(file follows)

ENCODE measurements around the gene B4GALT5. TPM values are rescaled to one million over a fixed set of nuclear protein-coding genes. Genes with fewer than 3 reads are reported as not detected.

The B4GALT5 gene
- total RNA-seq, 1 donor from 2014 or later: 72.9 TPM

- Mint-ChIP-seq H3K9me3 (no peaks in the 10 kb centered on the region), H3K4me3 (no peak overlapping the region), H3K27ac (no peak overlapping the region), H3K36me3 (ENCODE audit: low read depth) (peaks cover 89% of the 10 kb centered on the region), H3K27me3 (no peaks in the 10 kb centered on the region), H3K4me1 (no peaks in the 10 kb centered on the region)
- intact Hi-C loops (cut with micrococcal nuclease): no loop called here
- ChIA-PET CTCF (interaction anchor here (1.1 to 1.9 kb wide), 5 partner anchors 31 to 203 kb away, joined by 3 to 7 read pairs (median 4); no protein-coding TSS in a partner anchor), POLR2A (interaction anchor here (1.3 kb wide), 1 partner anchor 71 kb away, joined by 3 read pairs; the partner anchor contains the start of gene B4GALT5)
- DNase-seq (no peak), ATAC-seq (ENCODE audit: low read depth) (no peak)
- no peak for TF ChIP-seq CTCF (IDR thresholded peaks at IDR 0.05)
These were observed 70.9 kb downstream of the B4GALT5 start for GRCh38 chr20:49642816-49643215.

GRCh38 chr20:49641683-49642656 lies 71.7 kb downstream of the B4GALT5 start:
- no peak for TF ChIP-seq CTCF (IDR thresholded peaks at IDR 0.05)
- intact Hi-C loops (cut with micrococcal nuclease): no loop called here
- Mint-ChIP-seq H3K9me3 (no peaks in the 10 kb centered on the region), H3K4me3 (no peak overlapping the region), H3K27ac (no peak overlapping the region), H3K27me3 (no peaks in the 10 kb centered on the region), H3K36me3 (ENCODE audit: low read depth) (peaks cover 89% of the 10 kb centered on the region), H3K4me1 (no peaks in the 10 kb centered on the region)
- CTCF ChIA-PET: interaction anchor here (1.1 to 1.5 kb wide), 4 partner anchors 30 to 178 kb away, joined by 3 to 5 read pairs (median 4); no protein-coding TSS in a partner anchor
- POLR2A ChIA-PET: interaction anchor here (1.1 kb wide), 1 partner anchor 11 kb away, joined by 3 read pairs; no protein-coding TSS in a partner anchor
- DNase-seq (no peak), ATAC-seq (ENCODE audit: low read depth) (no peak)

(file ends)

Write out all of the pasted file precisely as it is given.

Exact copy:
ENCODE measurements around the gene B4GALT5. TPM values are rescaled to one million over a fixed set of nuclear protein-coding genes. Genes with fewer than 3 reads are reported as not detected.

The B4GALT5 gene
- total RNA-seq, 1 donor from 2014 or later: 72.9 TPM

- Mint-ChIP-seq H3K9me3 (no peaks in the 10 kb centered on the region), H3K4me3 (no peak overlapping the region), H3K27ac (no peak overlapping the region), H3K36me3 (ENCODE audit: low read depth) (peaks cover 89% of the 10 kb centered on the region), H3K27me3 (no peaks in the 10 kb centered on the region), H3K4me1 (no peaks in the 10 kb centered on the region)
- intact Hi-C loops (cut with micrococcal nuclease): no loop called here
- ChIA-PET CTCF (interaction anchor here (1.1 to 1.9 kb wide), 5 partner anchors 31 to 203 kb away, joined by 3 to 7 read pairs (median 4); no protein-coding TSS in a partner anchor), POLR2A (interaction anchor here (1.3 kb wide), 1 partner anchor 71 kb away, joined by 3 read pairs; the partner anchor contains the start of gene B4GALT5)
- DNase-seq (no peak), ATAC-seq (ENCODE audit: low read depth) (no peak)
- no peak for TF ChIP-seq CTCF (IDR thresholded peaks at IDR 0.05)
These were observed 70.9 kb downstream of the B4GALT5 start for GRCh38 chr20:49642816-49643215.

GRCh38 chr20:49641683-49642656 lies 71.7 kb downstream of the B4GALT5 start:
- no peak for TF ChIP-seq CTCF (IDR thresholded peaks at IDR 0.05)
- intact Hi-C loops (cut with micrococcal nuclease): no loop called here
- Mint-ChIP-seq H3K9me3 (no peaks in the 10 kb centered on the region), H3K4me3 (no peak overlapping the region), H3K27ac (no peak overlapping the region), H3K27me3 (no peaks in the 10 kb centered on the region), H3K36me3 (ENCODE audit: low read depth) (peaks cover 89% of the 10 kb centered on the region), H3K4me1 (no peaks in the 10 kb centered on the region)
- CTCF ChIA-PET: interaction anchor here (1.1 to 1.5 kb wide), 4 partner anchors 30 to 178 kb away, joined by 3 to 5 read pairs (median 4); no protein-coding TSS in a partner anchor
- POLR2A ChIA-PET: interaction anchor here (1.1 kb wide), 1 partner anchor 11 kb away, joined by 3 read pairs; no protein-coding TSS in a partner anchor
- DNase-seq (no peak), ATAC-seq (ENCODE audit: low read depth) (no peak)